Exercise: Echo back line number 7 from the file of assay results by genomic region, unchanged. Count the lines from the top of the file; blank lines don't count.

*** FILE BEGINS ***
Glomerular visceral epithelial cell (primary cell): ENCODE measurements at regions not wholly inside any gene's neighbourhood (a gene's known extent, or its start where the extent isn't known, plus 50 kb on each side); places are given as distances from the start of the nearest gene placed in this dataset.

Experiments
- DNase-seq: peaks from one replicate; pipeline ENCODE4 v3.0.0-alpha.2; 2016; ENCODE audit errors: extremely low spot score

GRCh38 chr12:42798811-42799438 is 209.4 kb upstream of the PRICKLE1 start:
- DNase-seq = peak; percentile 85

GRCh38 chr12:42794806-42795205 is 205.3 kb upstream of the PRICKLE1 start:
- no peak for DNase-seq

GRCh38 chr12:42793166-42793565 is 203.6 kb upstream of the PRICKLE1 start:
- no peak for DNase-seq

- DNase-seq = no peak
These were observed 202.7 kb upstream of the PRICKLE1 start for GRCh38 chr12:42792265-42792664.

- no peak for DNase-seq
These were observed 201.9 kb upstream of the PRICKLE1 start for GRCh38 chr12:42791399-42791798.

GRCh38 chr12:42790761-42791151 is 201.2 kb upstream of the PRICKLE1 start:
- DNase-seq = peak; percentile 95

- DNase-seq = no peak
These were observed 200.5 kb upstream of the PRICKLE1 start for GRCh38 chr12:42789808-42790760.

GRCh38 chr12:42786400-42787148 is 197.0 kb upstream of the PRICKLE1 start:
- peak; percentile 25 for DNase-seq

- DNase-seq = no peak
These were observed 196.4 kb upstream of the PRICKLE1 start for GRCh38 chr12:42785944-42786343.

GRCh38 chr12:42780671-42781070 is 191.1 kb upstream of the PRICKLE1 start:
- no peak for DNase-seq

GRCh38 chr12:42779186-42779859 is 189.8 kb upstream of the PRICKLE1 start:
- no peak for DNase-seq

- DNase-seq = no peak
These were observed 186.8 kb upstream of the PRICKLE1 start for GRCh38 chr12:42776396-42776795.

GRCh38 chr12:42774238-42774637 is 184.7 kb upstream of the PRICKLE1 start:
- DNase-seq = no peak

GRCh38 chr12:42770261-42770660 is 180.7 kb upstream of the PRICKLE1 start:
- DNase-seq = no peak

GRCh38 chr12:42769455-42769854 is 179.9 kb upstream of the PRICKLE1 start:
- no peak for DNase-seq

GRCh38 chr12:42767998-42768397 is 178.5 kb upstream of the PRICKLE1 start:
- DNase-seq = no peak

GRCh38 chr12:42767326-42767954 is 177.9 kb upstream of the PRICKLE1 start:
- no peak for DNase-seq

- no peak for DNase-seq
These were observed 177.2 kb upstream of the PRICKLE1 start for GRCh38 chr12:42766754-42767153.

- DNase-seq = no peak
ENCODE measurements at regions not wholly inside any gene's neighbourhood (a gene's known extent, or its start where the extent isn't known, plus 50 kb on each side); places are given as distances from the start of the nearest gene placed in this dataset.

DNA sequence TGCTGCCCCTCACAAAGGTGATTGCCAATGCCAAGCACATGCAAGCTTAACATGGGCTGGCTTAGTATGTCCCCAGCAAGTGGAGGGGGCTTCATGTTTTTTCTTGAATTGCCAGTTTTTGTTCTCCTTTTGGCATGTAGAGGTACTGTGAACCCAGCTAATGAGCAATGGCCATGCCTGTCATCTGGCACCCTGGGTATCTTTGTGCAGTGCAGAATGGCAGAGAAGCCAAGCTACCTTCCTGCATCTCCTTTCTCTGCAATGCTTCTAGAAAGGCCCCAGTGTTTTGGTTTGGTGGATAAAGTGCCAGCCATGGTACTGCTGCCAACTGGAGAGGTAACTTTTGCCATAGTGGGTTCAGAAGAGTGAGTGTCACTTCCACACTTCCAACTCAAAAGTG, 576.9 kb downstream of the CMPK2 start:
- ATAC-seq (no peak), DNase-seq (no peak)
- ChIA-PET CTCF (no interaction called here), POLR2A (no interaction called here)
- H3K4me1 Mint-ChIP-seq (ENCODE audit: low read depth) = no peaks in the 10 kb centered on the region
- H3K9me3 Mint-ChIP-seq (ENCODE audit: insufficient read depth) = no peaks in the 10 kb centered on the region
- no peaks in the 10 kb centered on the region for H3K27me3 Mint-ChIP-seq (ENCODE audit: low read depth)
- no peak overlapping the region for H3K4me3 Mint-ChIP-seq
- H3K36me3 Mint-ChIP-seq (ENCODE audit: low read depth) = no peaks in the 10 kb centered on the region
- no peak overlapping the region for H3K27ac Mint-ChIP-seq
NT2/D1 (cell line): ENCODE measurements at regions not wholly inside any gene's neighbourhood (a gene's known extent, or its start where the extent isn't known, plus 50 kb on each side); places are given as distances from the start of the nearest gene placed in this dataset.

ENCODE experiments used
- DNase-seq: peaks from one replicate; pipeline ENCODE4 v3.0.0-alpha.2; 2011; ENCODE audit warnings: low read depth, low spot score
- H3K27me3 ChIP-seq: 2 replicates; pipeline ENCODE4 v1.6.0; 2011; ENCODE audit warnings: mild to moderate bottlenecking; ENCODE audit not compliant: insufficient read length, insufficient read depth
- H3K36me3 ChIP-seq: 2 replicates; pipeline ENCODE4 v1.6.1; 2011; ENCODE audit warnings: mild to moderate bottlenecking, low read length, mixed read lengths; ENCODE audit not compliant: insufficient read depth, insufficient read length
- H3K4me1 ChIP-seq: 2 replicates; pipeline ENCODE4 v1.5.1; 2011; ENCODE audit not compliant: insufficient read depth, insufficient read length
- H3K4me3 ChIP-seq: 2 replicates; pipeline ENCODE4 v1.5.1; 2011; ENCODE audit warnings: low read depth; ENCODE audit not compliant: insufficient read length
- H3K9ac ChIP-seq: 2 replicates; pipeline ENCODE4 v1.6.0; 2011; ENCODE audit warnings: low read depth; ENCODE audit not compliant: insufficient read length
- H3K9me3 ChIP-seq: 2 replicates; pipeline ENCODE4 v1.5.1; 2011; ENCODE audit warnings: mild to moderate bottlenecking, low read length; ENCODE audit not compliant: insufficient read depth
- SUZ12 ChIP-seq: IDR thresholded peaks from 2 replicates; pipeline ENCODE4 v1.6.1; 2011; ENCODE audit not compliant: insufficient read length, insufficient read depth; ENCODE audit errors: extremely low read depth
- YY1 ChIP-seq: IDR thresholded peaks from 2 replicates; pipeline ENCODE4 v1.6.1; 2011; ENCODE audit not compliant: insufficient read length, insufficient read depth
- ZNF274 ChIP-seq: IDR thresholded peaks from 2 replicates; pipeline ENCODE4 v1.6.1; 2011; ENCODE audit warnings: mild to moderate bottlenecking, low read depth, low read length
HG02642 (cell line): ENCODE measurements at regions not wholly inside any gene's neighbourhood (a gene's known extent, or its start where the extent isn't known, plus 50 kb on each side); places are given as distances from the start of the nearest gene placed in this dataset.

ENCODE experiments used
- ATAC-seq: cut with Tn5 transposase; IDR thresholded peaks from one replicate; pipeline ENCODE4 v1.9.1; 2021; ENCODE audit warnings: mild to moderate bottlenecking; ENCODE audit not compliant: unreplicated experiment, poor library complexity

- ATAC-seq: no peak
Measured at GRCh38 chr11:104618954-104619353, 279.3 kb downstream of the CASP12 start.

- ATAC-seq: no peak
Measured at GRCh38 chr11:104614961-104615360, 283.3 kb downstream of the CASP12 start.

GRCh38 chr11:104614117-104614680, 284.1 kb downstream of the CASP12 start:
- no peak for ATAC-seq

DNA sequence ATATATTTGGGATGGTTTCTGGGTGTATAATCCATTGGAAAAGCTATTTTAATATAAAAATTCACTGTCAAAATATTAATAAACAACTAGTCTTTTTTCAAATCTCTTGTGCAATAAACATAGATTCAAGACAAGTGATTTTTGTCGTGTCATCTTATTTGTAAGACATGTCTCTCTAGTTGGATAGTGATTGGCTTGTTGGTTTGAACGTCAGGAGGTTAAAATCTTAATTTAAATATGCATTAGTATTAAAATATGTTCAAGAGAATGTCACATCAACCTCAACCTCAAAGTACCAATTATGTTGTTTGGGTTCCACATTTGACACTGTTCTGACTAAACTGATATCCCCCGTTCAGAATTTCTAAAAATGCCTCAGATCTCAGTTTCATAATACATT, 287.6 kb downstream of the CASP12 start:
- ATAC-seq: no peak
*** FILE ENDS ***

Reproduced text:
- no peak for DNase-seq